Little Foot: An Intriguing 3.6 Million Years Old Human Ancestor

In 2017, following an epic 20-year-long excavation in South Africa, researchers finally recovered and cleaned the nearly complete skeleton of an ancient human relative: an approximately 3.67-million-year-old hominin nicknamed “Little Foot.”

Fossils and reconstruction of Little Foot, a 3.6 million years old human ancestor.

Discovery Of “Little Foot”:

Though the four bones of Little Foot’s ankle were collected in 1980, it remained undetected until 1994 when Ron Clarke, a paleoanthropologist at the University of the Witwatersrand in Johannesburg, found these foot fragments while digging through a museum box of animal bones unearthed from South Africa’s Sterkfontein Caves, and he sent other researchers into the Sterkfontein Caves in July 1997 to look for clues.

From the structure of the four ankle bones, they were able to ascertain that Little Foot was able to walk upright. The recovery of the bones proved extremely difficult and tedious, because they were completely embedded in concrete-like rock.

Recovery Of The Fossils:

Little Foot, 3.6 million years old. The oldest Australopithecus prometheus and the most complete skeleton of Australoprthecus ever found.

Since its discovery, the researchers have worked hard for nearly two decades to excavate and prepare the fossils for their current display at the Hominin Vault at the University of the Witwatersrand’s Evolutionary Studies Institute in Johannesburg, South Africa.

Classification Of “Little Foot”:

A 3.6-million-year-old fossil of a hominid skull (right) offers hints about what the individual looked like (artist’s reconstruction, left).

When it was discovered, the collection was previously thought to contain ancient monkey bones. But analysis revealed that some of the bones were something else entirely. The scientists dubbed the newfound specimen Little Foot because its foot bones are quite small.

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First, the discovery was not assigned to any particular species in the genus Australopithecus. But after 1998, when a part of the skull had been discovered and uncovered, Clarke pointed out that the fossils were probably associated with the genus Australopithecus, but whose ‘unusual features’ do not match any Australopithecus species previously described.

Clarke detailed that Little Foot was a member of the genus Australopithecus, much like the famous Lucy (Australopithecus afarensis), who lived about 3.2 million years ago. Just as its name implies, Australopithecus, which means “southern ape,” is an ape-like hominin.

The hominin group includes humans, our ancestors and our close evolutionary cousins, such as chimps and gorillas. In essence, hominins are bipedal primates that have increased brain size.

The newfound Little Foot specimen is more than 90 percent complete, which far exceeds the status for Lucy, whose skeleton is about 40 percent complete.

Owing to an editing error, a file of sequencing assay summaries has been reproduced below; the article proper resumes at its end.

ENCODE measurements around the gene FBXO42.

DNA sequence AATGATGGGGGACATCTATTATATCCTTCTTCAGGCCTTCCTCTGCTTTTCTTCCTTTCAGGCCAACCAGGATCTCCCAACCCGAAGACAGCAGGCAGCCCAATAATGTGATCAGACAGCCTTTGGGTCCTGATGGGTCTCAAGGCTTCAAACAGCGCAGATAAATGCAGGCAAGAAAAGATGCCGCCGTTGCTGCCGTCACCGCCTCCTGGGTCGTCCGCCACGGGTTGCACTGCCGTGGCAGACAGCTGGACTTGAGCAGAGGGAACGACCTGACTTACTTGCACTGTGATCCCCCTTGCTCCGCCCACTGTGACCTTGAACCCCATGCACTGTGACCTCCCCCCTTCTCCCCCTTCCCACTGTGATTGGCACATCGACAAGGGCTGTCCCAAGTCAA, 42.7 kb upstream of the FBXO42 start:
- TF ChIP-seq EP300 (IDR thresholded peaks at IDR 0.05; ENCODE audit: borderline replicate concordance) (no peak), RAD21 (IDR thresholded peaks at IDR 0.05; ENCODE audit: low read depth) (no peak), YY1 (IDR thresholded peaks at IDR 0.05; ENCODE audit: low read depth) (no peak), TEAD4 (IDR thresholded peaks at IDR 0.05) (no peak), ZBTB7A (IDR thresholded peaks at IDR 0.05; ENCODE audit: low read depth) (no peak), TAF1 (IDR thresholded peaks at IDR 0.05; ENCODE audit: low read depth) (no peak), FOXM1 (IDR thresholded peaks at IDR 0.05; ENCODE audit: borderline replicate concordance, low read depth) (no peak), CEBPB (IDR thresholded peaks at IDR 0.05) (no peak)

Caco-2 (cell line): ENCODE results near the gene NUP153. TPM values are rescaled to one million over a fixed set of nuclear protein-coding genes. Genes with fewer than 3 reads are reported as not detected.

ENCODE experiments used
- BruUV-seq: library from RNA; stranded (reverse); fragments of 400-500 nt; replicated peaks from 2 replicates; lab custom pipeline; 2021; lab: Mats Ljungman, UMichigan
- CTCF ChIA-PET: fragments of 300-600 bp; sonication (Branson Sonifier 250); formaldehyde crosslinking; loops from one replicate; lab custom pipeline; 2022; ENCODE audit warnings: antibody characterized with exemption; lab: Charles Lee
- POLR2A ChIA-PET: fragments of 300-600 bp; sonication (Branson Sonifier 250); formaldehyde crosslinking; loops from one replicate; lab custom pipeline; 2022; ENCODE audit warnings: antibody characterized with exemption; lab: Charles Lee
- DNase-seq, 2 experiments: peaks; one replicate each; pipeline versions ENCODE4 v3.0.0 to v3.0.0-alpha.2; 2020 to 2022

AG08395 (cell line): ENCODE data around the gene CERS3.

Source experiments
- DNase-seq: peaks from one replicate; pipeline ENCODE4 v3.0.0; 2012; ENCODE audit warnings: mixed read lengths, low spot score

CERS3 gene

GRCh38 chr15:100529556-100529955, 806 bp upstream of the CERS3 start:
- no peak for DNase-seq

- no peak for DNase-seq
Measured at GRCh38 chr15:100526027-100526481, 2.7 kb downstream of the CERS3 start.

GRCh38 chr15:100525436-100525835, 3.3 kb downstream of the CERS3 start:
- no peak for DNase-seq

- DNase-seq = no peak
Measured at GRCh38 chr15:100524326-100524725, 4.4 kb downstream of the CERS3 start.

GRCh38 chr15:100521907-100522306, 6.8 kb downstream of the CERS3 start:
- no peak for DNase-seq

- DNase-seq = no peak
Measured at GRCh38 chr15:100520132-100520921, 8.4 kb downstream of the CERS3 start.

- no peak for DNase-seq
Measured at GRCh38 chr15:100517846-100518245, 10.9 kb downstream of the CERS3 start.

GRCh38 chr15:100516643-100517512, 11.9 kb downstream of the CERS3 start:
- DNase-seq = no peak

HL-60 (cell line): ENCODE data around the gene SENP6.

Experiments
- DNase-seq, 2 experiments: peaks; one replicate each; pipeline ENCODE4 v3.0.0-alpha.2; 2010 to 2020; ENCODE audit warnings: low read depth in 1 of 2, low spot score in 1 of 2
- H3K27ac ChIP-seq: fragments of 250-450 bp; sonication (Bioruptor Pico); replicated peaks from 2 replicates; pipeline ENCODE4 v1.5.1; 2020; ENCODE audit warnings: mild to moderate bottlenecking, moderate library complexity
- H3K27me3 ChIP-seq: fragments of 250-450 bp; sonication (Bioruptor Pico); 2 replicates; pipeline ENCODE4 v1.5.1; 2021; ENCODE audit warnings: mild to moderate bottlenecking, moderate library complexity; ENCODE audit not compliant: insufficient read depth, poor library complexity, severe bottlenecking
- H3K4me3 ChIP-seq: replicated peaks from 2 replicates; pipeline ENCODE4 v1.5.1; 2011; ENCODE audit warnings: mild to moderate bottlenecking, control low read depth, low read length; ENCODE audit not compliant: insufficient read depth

Description Of “Little Foot” And How She Lived:

In 1995, the first description of Little Foot was published. Researchers explained Little Foot walked upright but was also able to live in trees with the help of grasping movements. This would be possible due to the still opposable big toe.

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According to a later study, Little Foot was likely a 4-foot-3-inch-tall adult female and a vegetarian to boot. The researchers further found that her arms were not as long as her legs, meaning she had similar proportions to those of modern humans. And the length of the palm of the hand, as well as the length of the finger bone, was significantly shorter than that of chimpanzees and gorillas. The hand was like that of modern humans, known as relatively unspecialized.

In fact, Little Foot is the oldest known hominin to have this feature, which suggests that she felt more at home walking on the ground than other, largely tree-dwelling Australopithecus species. The Little Foot specimen dating made in 2015, estimates it to be 3.67 million years old by means of a new radioisotopic technique.

Referring to predator finds, who lived at the time of Little Foot in Africa, researchers argued sleeping on the ground at night was too dangerous for her. They believe it seemed more likely that Australopithecus slept in the trees, similar to today’s living chimpanzees and gorillas that make sleeping nests. Due to the features of the fossil, they also believe it likely that Little Foot spent parts of her days searching for food in the trees.

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The bone-features suggest that Little Foot sustained an arm injury early in life. However, Little Foot’s injury healed long before she fell into the cave and died. Researchers believe the fatal fall may have been during a struggle with a large monkey, as the skeleton of one was found very close to hers.

Conclusion:

It’s really strange to think that nearly 3.7 million years ago, somewhere on this planet, someone evolved like a modern human then again went back to ape-like hominins then again started to evolve and now here we are. Aren’t we missing something??

3.67 Million Years Old South African “Little Foot” Fossil Unveiled:

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